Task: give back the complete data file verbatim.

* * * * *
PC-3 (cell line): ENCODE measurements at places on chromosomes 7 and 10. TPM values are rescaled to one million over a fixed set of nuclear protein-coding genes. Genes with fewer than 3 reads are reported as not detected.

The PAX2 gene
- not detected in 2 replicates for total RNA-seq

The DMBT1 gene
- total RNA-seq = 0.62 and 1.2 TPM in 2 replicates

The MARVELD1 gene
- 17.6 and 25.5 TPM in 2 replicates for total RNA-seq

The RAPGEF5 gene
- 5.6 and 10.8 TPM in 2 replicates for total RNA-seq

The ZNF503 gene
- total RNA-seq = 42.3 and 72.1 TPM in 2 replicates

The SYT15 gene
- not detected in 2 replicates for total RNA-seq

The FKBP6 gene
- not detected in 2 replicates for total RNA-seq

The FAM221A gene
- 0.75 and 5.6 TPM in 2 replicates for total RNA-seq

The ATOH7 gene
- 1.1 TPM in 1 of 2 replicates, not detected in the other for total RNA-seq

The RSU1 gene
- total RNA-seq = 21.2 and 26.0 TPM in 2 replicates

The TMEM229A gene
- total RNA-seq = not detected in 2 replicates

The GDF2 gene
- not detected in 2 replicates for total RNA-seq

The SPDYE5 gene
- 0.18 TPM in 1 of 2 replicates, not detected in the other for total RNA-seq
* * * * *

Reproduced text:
PC-3 (cell line): ENCODE measurements at places on chromosomes 7 and 10. TPM values are rescaled to one million over a fixed set of nuclear protein-coding genes. Genes with fewer than 3 reads are reported as not detected.

The PAX2 gene
- not detected in 2 replicates for total RNA-seq

The DMBT1 gene
- total RNA-seq = 0.62 and 1.2 TPM in 2 replicates

The MARVELD1 gene
- 17.6 and 25.5 TPM in 2 replicates for total RNA-seq

The RAPGEF5 gene
- 5.6 and 10.8 TPM in 2 replicates for total RNA-seq

The ZNF503 gene
- total RNA-seq = 42.3 and 72.1 TPM in 2 replicates

The SYT15 gene
- not detected in 2 replicates for total RNA-seq

The FKBP6 gene
- not detected in 2 replicates for total RNA-seq

The FAM221A gene
- 0.75 and 5.6 TPM in 2 replicates for total RNA-seq

The ATOH7 gene
- 1.1 TPM in 1 of 2 replicates, not detected in the other for total RNA-seq

The RSU1 gene
- total RNA-seq = 21.2 and 26.0 TPM in 2 replicates

The TMEM229A gene
- total RNA-seq = not detected in 2 replicates

The GDF2 gene
- not detected in 2 replicates for total RNA-seq

The SPDYE5 gene
- 0.18 TPM in 1 of 2 replicates, not detected in the other for total RNA-seq